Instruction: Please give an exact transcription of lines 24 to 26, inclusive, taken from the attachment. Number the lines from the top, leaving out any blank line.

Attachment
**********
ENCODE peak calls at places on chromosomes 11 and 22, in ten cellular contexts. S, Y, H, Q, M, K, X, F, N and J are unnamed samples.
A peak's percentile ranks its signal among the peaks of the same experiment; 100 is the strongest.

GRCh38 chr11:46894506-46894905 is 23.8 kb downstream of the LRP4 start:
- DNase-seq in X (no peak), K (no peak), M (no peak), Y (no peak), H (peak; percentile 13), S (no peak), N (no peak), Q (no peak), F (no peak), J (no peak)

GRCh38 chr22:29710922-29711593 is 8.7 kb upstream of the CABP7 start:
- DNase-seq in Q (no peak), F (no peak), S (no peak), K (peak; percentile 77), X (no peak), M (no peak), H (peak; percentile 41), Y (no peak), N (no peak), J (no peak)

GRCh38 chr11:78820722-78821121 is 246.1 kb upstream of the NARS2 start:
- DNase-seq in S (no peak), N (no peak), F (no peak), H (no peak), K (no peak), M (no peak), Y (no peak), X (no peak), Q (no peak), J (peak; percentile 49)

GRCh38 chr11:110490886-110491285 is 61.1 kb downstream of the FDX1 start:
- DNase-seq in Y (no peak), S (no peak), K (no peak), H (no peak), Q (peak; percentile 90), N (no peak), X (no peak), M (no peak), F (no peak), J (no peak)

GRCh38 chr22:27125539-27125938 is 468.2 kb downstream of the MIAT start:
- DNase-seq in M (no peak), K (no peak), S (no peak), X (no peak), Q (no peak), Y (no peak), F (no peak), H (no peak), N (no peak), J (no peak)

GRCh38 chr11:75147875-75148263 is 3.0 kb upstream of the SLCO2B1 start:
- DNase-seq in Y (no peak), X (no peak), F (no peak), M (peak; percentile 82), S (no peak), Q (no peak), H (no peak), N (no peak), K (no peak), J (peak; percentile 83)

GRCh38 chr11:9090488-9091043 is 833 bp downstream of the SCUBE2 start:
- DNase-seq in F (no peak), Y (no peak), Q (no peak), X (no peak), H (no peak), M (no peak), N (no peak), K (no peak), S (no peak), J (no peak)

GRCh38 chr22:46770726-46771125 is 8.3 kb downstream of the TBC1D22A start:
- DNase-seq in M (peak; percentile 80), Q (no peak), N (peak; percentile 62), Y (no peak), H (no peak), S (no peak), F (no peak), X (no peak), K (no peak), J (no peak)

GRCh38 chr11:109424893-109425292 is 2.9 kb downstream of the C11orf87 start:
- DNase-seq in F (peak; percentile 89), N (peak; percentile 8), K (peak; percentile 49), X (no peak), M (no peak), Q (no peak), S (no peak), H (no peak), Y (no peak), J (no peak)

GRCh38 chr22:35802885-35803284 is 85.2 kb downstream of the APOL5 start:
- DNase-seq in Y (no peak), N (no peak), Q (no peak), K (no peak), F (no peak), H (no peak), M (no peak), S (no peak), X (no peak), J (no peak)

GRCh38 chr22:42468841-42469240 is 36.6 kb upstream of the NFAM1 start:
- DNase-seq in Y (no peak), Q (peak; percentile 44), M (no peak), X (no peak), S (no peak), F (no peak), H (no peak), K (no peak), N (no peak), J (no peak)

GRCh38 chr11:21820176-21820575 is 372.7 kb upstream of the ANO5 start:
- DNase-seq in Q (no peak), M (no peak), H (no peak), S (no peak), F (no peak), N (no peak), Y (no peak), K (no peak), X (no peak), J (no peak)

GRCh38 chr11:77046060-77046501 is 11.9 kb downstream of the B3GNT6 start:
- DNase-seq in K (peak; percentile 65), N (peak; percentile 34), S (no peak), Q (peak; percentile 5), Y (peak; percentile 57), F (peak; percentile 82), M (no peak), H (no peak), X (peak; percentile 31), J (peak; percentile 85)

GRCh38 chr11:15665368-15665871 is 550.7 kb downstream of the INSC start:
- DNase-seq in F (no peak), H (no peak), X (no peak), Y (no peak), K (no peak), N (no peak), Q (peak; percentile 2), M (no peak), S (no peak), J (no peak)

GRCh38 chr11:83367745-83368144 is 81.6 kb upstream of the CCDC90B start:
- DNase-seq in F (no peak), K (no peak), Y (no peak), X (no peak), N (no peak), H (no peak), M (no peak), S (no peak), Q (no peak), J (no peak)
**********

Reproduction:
- DNase-seq in Y (no peak), Q (peak; percentile 44), M (no peak), X (no peak), S (no peak), F (no peak), H (no peak), K (no peak), N (no peak), J (no peak)

GRCh38 chr11:21820176-21820575 is 372.7 kb upstream of the ANO5 start:
- DNase-seq in Q (no peak), M (no peak), H (no peak), S (no peak), F (no peak), N (no peak), Y (no peak), K (no peak), X (no peak), J (no peak)